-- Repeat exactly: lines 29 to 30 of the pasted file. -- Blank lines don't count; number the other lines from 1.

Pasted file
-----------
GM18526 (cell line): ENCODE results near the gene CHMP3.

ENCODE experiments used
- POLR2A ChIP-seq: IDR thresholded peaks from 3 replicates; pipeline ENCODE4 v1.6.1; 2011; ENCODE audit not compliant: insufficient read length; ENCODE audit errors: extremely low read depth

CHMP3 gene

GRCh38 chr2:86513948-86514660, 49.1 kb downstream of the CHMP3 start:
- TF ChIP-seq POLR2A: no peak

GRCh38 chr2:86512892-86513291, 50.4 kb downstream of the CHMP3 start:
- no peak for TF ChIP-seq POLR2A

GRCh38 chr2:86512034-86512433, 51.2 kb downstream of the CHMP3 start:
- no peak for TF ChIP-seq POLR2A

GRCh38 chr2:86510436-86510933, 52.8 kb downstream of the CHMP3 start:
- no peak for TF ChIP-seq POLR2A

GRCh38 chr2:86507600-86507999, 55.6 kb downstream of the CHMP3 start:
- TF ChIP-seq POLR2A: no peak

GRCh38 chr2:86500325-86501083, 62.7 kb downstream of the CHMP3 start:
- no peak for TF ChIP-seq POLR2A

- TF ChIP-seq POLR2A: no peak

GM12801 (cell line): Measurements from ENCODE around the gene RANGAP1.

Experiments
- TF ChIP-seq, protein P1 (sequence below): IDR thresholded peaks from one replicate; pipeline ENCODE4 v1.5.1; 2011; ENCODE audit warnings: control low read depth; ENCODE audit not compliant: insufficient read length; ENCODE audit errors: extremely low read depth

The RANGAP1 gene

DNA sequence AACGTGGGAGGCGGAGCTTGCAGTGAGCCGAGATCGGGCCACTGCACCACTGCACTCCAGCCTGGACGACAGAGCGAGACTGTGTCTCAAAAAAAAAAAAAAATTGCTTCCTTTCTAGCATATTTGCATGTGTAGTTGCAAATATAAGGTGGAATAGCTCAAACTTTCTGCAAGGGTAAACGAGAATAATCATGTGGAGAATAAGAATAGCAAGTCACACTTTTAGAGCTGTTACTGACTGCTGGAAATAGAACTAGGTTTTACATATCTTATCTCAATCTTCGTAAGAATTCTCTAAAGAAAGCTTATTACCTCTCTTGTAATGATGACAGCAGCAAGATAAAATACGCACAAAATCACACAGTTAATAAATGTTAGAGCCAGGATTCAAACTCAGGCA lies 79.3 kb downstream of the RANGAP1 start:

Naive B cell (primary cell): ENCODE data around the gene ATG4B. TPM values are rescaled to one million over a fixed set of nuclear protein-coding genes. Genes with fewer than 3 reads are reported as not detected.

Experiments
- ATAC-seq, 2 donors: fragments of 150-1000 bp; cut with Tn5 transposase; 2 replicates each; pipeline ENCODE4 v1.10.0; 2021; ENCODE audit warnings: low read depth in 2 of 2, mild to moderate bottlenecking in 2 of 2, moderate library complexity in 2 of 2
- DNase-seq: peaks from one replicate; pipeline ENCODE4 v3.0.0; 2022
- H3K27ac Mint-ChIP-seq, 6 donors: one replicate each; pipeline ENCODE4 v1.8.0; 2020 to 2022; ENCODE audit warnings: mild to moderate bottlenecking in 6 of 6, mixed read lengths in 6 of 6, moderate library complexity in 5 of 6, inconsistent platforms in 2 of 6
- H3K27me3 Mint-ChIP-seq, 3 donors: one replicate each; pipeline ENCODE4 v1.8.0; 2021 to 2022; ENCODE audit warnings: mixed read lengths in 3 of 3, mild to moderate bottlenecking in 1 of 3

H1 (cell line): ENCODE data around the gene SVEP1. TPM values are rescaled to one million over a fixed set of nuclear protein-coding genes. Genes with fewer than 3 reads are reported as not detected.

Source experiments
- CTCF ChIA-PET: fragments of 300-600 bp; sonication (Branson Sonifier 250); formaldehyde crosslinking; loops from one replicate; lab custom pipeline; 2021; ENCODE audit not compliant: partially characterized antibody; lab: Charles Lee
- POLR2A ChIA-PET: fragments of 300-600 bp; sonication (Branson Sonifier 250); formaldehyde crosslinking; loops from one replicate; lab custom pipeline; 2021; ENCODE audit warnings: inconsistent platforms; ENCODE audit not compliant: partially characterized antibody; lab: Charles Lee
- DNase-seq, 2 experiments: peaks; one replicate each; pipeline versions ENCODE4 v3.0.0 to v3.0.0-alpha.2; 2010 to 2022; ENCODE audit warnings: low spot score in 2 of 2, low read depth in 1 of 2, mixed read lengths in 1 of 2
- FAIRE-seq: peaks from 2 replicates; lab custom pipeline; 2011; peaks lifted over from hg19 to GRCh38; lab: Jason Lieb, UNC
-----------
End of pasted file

H1 (cell line): ENCODE data around the gene SVEP1. TPM values are rescaled to one million over a fixed set of nuclear protein-coding genes. Genes with fewer than 3 reads are reported as not detected.

Source experiments